Malonate Test: Introduction, Composition of Medium, Principle, Procedure, Uses, Result-Interpretation, and Limitations

Introduction of Malonate Test

Malonate test uses to check the ability of the organism to utilize malonate as the sole source of carbon for energy. To differentiate bacteria on the basis of a malonate utilization test. It is a colorful test to check the ability of organisms for using as the sole source of carbon as malonate. The endpoint of  which is  the  production of alkaline metabolites that create a color change. This test is recommended as part of differentiating among the Enterobacteriaceae, especially species of Klebsiella and Salmonella.

Composition of Medium

IngredientsGm per litre
Yeast extract        1.0
ammonium sulfate2.0
Dipotassium phosphate0.6
Monopotassium phosphate0.4
Sodium chloride2.0
Sodium malonate   3.0
Glucose   0.25
Bromthymol blue   0.025
Deionized or distilled water1000 ml
Final pH6.7
Table: Malonate Test Medium
  • Store the medium at 2 to 8°C.

Principle of Malonate Test

The sodium malonate present in the medium. Malonate is an enzyme inhibitor and inhibits the utilization of succinic acid by organisms, shutting down the Krebs and glyoxylic cycles. Growth is indicative of malonate utilization as a carbon source; a small amount of glucose is also present to enhance the growth of some organisms. The presence of Inorganic ammonium salts in a medium acts as the sole source of nitrogen. When the bacterium ferments sodium malonate, sodium hydroxide and sodium bicarbonate are formed, which increases the alkalinity of the medium. The shift in pH turns the bromthymol blue indicator in the medium from green to blue. Malonate-negative organisms that ferment glucose cause the indicator to turn yellow due to acid.

Requirements for Test

  1. Malonate Test Medium
  2. Sterile inoculating loops or sticks
  3. Test organism
  4. Incubator
  5. Control Organisms
  • Positive control (PC): Klebsiella pneumoniae ATCC 13883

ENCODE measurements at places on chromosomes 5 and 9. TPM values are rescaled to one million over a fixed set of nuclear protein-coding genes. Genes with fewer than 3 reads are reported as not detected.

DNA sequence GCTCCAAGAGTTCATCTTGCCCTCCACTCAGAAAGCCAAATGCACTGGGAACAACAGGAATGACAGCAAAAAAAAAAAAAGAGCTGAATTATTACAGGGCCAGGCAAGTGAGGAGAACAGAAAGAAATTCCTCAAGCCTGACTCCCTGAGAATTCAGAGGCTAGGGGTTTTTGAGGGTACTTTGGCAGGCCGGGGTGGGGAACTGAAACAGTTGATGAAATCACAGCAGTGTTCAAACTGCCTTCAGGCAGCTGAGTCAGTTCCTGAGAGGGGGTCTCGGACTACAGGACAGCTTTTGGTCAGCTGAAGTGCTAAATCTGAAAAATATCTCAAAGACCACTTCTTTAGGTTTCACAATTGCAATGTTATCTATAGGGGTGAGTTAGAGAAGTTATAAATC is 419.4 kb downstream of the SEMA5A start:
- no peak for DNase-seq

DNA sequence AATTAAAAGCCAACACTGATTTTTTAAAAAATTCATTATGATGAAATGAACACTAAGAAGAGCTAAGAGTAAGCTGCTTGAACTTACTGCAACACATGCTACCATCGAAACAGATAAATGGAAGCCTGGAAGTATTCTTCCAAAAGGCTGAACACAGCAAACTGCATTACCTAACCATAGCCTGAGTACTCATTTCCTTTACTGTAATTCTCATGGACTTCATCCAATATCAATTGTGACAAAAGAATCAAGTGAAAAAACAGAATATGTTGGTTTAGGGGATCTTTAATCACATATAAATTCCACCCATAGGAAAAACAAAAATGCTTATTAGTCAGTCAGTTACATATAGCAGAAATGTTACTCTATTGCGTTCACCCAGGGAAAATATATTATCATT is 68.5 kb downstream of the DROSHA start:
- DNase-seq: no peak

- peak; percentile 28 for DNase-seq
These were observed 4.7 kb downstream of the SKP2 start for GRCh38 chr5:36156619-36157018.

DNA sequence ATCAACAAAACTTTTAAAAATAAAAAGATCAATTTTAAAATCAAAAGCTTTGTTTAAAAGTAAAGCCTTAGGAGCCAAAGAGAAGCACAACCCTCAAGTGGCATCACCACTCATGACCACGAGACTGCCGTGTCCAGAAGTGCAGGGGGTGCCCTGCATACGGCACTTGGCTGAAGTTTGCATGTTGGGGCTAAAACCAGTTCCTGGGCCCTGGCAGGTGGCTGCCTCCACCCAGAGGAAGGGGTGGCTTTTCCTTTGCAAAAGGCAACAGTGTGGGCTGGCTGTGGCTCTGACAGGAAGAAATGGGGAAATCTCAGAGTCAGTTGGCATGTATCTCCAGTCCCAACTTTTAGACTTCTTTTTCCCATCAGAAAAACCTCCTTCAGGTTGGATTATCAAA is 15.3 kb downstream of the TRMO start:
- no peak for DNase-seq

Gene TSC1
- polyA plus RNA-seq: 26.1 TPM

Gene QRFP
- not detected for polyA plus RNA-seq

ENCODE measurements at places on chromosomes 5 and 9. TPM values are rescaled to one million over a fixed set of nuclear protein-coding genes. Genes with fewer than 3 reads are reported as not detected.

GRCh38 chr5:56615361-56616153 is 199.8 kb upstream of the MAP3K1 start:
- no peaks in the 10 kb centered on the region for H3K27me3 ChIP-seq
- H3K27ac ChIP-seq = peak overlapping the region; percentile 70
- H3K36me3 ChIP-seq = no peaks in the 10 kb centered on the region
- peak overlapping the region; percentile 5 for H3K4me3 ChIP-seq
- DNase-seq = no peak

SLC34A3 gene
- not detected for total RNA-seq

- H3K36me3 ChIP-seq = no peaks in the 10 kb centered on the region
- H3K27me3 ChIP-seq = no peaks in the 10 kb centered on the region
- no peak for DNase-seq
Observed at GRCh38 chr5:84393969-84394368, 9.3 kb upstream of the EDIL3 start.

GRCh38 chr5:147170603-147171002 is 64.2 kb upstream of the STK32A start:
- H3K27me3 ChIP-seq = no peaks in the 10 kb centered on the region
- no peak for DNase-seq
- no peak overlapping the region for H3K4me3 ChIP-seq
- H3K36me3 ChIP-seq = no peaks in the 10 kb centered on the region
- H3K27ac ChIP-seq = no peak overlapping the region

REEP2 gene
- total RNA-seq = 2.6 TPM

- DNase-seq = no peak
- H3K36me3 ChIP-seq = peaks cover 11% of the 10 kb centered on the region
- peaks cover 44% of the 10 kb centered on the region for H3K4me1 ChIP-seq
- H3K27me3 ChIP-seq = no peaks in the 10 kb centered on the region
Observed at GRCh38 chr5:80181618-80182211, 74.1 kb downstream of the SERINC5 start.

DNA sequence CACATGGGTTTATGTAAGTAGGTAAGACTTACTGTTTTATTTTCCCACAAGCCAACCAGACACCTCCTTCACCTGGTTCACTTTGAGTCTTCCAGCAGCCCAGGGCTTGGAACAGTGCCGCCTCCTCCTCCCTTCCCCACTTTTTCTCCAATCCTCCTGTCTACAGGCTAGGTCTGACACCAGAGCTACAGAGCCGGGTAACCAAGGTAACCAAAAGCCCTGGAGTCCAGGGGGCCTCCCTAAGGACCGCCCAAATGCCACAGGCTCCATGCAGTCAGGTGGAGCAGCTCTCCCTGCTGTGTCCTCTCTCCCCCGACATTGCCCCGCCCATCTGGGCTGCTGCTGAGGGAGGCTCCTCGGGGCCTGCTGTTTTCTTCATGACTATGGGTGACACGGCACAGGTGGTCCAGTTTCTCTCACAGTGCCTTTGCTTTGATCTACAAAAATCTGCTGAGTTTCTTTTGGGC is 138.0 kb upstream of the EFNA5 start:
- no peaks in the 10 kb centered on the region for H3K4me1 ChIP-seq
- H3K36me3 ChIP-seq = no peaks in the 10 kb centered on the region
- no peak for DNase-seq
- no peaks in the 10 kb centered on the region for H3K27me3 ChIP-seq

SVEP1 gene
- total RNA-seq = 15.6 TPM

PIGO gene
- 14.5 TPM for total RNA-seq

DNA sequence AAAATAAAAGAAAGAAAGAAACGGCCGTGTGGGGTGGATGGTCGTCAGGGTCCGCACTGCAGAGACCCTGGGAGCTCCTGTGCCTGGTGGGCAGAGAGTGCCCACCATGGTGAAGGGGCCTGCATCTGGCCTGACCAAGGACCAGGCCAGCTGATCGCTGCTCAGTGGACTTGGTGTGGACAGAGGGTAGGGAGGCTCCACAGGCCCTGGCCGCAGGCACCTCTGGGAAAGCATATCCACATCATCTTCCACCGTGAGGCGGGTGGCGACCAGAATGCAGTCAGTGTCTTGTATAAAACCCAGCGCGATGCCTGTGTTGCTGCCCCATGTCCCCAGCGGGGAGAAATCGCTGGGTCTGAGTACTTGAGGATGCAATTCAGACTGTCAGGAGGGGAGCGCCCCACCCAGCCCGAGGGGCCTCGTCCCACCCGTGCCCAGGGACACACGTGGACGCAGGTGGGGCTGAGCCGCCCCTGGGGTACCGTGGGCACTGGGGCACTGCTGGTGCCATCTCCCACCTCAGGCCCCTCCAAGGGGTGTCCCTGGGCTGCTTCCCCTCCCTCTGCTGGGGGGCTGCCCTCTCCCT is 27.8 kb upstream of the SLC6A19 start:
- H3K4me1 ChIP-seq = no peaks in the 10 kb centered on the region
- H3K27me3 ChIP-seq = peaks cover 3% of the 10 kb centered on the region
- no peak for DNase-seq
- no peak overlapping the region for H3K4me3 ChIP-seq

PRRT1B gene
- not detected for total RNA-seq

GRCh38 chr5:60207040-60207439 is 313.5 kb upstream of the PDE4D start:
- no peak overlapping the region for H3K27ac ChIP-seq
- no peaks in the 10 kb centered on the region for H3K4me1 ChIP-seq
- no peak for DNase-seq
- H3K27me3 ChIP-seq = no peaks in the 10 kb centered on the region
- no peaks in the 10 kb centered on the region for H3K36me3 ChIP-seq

• Negative Control (NC): Escherichia coli ATCC 25922

Procedure of Malonate Test

  1. Using a loop inoculate tube with a light inoculum picked from the center of a well-isolated colony (turbidity <0.5 McFarland standard, i.e. no visible turbidity).
  2. Incubate aerobically at 35 to 37°C for up to 2 days.
  3. Observe a color change from green to blue.


  1. Klebsiella ozaenae is malonate negative; Klebsiella  pneumoniae is malonate positive.
  2. Citrobacter amalonaticus is malonate negative; Citrobacter koseri is malonate positive.
  3. This test uses as part of the identification of other Enterobacteriaceae.

Result and Interpretation

Malonate test positive: Development of a blue color

Malonate Test Positive and Negative bacteria
Fig. Malonate Test Positive and Negative bacteria

Malonate test negative:  green or turning yellow due to dextrose fermentation

Klebsiella pneumoniae ATCC 13883: malonate positive (blue color)

Escherichia coli ATCC 25922: malonate negative (green color)

List of Malonate Test Positive and Negative Bacteria

Positive BacteriaNegative Bacteria
EnterobacterEscherichia coli
Klebsiella pneumoniaeKlebsiella ozaenae
Salmonella arizonaeSalmonella species
Citrobacter koseriCitrobacter amalonaticus
Table: Malonate Test Positive and Negative Bacteria

Limitations of Test

  1. Some reactions are slight and therefore compare to an uninoculated tube when reading.
  2. Do not read reactions before 48 hours.
  3. Yeast extract and glucose are needed to stimulate the growth of some Salmonella, organisms but are not generally necessary for other species.

Further Readings

  1. Cowan and Steel’s, manual for the identification of medical bacteria
  2. Lynne S. Garcia, Clinical Microbiology Procedures Handbook

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